I honestly feel kind of bad being the first person who didn’t really like Scars Like Wings by Erin Stewart. And I was initially really excited and thrilled to get a chance to read it, but somewhere along the way I just found myself quickly losing interest both in the character and in the story. Scars Like Wings follows a teenager, Ava, through the aftermath of experiencing the trauma of a fire that not only left her world in upheaval as she deals with the mental damage such an event causes and the struggle to work through and accept her injuries, she deals with the loss of her parents and cousin. Everything about Ava’s life has changed as a result of her burns; from her outward appearance to the way she spends her days. Though the book begins long after she has worked through much of her recovery, with its focus more on her mental healing rather than her physical healing, so much of what she faces seems to continually be a fight that stands as a testament to her own inner strength.
And I just didn’t like it. I grew annoyed with the characters and I grew bored with the story. Perhaps the only character in the whole novel I felt any connection to enough to like as a person was Asad. And while I’ve never had to deal, personally, with much of what Ava goes through I feel as though I just wanted her to be a more likable character. And this isn’t to demean her struggle in any way shape or form. I couldn’t begin to fathom how my life would change if I were in her shoes. The only thing Ava and I really have in common lies in our depression, so that aspect I did understand to an extent. But I think the truth of the matter is that I don’t want to read about depressed people who take it out on those around them. I’ve never been the kind of person to see it as okay to lash out, despite my depression, and while I know it is how some cope it bugged me immensely about Ava and infuriated me about Piper.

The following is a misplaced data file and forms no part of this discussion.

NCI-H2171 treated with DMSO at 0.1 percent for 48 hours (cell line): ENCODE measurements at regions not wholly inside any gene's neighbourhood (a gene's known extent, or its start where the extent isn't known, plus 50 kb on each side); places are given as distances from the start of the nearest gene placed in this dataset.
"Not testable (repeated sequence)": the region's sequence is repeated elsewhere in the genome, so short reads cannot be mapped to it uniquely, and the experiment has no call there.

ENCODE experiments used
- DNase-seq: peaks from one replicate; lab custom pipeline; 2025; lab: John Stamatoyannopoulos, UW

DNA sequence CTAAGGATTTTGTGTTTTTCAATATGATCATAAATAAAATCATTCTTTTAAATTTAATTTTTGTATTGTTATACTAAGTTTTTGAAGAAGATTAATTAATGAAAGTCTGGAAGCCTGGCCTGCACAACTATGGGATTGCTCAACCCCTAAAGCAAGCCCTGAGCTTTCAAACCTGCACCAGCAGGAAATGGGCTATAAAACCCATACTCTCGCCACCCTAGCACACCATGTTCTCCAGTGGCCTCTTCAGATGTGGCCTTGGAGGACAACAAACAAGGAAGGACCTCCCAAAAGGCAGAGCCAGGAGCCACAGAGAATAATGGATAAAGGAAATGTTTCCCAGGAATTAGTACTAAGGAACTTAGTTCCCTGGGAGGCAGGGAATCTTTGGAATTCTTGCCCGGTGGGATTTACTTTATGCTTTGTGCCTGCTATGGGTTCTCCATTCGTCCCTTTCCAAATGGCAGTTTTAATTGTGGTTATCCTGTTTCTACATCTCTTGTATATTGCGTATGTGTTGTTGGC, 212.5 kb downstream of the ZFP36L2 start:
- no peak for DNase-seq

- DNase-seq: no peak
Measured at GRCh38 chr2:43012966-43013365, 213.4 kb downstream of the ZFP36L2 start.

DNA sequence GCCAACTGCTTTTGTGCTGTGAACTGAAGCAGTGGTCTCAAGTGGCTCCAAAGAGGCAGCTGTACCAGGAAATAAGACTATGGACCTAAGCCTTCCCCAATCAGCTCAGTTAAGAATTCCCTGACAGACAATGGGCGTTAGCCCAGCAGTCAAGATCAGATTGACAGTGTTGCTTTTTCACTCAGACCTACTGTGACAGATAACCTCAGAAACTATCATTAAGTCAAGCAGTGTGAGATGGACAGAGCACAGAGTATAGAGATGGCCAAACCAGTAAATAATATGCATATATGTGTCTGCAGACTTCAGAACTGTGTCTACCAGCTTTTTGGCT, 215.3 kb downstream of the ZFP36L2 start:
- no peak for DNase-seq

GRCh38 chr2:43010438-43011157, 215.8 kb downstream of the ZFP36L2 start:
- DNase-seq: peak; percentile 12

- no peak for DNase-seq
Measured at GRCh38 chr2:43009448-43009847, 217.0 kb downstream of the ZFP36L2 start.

So, what I think my opinion on Scars Like Wings really boiled down to in the end was the fact that I couldn’t bring myself to like any of the characters. Kenzie was awful, Cora was very “meh,” Piper was awful, Ava was frustrating, and all the other side characters–again, minus Asad–were so dull that I barely remember them. And maybe we can chock it up to the fact that the bitterness within the traumatized characters was not something I felt comfortable reading because, on a personal level, I can’t fathom being that awful to those around you simply because of the hurt you went through, but I just didn’t like this book. I don’t think it was horrendously terrible and it was definitely researched and written well. It just wasn’t for me.
I was provided a free copy of this book via NetGalley in exchange for an honest review.